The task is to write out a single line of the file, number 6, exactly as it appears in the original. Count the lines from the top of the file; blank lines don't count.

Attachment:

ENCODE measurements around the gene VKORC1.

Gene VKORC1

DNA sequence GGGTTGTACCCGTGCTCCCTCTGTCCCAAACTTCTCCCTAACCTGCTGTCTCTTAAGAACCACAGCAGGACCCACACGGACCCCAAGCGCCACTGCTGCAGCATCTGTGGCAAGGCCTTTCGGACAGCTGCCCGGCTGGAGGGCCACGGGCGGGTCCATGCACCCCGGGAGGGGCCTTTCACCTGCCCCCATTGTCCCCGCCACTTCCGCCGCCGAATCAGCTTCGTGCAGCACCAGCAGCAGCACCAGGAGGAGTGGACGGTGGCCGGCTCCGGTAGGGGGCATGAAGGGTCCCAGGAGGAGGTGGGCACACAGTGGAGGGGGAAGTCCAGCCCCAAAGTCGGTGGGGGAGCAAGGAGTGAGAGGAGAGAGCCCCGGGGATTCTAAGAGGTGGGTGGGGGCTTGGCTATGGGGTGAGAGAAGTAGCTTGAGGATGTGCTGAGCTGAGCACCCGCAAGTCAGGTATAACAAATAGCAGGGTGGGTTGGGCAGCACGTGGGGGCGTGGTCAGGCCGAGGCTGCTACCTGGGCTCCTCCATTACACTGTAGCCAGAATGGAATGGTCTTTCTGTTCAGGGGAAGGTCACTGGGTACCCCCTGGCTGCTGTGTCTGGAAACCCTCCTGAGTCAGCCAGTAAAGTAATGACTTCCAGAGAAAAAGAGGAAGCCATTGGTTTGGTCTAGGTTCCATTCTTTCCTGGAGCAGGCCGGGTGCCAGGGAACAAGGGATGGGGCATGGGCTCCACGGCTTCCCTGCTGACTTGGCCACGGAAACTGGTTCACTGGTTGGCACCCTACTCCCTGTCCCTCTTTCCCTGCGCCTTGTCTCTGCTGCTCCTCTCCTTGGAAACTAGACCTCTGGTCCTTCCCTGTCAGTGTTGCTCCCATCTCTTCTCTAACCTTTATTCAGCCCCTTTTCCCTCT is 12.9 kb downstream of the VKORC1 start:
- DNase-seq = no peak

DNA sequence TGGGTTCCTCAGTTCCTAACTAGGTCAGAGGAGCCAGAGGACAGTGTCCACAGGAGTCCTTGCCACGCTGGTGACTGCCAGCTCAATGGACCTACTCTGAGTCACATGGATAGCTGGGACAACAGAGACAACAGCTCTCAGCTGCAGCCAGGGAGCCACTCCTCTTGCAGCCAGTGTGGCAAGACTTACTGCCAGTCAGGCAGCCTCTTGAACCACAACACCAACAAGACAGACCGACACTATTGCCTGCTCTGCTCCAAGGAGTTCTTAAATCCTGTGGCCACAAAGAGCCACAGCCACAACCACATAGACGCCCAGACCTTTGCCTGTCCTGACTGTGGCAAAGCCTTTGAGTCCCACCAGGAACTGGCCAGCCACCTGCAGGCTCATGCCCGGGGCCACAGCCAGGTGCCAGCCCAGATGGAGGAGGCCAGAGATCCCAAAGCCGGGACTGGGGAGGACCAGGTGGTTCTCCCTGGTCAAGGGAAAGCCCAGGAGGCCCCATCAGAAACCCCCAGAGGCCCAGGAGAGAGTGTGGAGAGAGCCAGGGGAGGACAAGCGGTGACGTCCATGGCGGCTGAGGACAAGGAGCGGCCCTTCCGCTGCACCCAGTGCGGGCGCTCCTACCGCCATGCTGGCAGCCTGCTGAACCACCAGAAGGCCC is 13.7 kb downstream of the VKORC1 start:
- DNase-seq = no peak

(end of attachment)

- DNase-seq = no peak